Those compensation structures can (sometimes) become very powerful and as long as we are focused on measuring quantity we might be lead to believe the athlete truly improved – just because he is now able to lift more pounds. But: NO!!! He only got stronger in those particular exercises, that’s all – and that again has almost no or just very little carry over in regards to sports performance enhancement. As trainers, we must not neglect the “law of the specificity of adaptation (to the imposed demand)”- the SAID principle. Meaning, that (unfortunately) the athlete always and exactly improves only in the respective exercises he engages in, but not or just little in his sport specific athletic performance. This is a well-known fact we can’t overlook. The sole objective of neuro-athletic training should be to improve sport specific athletic performance!!
But: back to our bilateral training. If we see just a few, if any, technical mistakes we might be lead to believe that everything is running smoothly – and, exercising out is so simple that you can’t mess it up, right?! That it absolutely wrong. A fallacy actually, since the movement continues to be a compensation mechanisms – one that you are loading!!! And even more dramatic, if one side – or certain structures within one side – continou to be used more extensively during bilateral strength training over time this alters the activity of the involved brain areas. Some brain areas get more and more active while others degrade – that’s the rule of neuroplasticity: use it or lose it. With all that said it should not come as a surprise that the injury potential increases distinctly, since these are only substitute structures that have to fill in, while the optimal, natural structures cannot be triggered adequately via the CNS and the athlete’s brain function is being altered into getting better in compensating. Really not clever!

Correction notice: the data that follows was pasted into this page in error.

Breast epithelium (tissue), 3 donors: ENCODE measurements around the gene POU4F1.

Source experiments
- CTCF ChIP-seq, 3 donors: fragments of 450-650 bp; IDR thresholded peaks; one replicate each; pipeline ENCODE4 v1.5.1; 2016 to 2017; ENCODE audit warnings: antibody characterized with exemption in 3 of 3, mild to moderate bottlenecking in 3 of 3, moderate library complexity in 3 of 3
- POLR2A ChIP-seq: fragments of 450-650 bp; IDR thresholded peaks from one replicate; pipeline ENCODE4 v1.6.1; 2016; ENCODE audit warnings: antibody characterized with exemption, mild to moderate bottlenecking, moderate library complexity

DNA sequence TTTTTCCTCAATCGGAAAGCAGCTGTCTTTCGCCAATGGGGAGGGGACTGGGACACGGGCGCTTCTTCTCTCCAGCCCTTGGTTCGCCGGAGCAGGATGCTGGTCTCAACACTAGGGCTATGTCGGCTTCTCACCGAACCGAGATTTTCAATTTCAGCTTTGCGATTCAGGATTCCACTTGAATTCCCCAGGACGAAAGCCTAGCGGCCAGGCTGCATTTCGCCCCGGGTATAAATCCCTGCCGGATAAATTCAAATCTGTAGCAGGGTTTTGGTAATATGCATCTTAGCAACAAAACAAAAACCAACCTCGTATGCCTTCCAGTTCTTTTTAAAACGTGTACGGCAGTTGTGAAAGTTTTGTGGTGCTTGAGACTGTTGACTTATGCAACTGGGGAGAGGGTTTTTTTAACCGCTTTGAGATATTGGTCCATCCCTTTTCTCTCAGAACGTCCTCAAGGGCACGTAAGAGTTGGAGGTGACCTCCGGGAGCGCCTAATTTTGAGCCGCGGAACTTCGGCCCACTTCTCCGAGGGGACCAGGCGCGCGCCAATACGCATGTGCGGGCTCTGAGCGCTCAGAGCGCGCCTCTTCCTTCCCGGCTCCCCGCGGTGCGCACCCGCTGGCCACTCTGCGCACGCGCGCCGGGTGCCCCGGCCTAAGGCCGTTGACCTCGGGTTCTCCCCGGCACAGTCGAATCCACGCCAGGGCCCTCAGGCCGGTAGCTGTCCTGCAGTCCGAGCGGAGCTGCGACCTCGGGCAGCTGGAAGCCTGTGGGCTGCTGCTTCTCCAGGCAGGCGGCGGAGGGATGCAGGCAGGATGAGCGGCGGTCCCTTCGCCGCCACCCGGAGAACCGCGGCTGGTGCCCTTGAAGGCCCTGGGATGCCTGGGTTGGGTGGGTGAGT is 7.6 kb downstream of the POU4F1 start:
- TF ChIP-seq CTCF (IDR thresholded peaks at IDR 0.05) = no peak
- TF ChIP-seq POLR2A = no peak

We must not forget that the forces transferred through the body during running, sprinting and directional changes are sufficient to provoke an injury – without any outside influence! It is therefore very well possible that motion-induced injuries are partly caused by outdated training systems as well.
The Sad Reality – the Brain is Excluded in Classical Approaches
Indeed, we all want symmetry – or two well-developed sides of the body. However, we should not permanently work bilaterally, or only in very rare cases! In “classical training systems,” athletic training is often based on bilateral movement patterns – yet these systems do not check for how and whereby which side of the body has to be trained further or differently in order to achieve an activity balance between the cerebral areas as a necessary prerequisite. Therefore, when implemented into training, the muscular tonus pattern, the reflexive stabilization and the coordination and control of the body sides become increasingly asymmetrical. Simultaneously the risk of possible injuries during regular exercise increases.
If the athlete or trainer has the opportunity to test the different brain areas for their activity level and their neuronal answer to unilateral training (our advice here would be to seek and find a fully certified Z-Health Trainer) the – at least temporary – training of just one side would be of distinct benefit to most athletes with respect to injury prophylaxis and performance enhancement, in comparison to a bilateral training approach.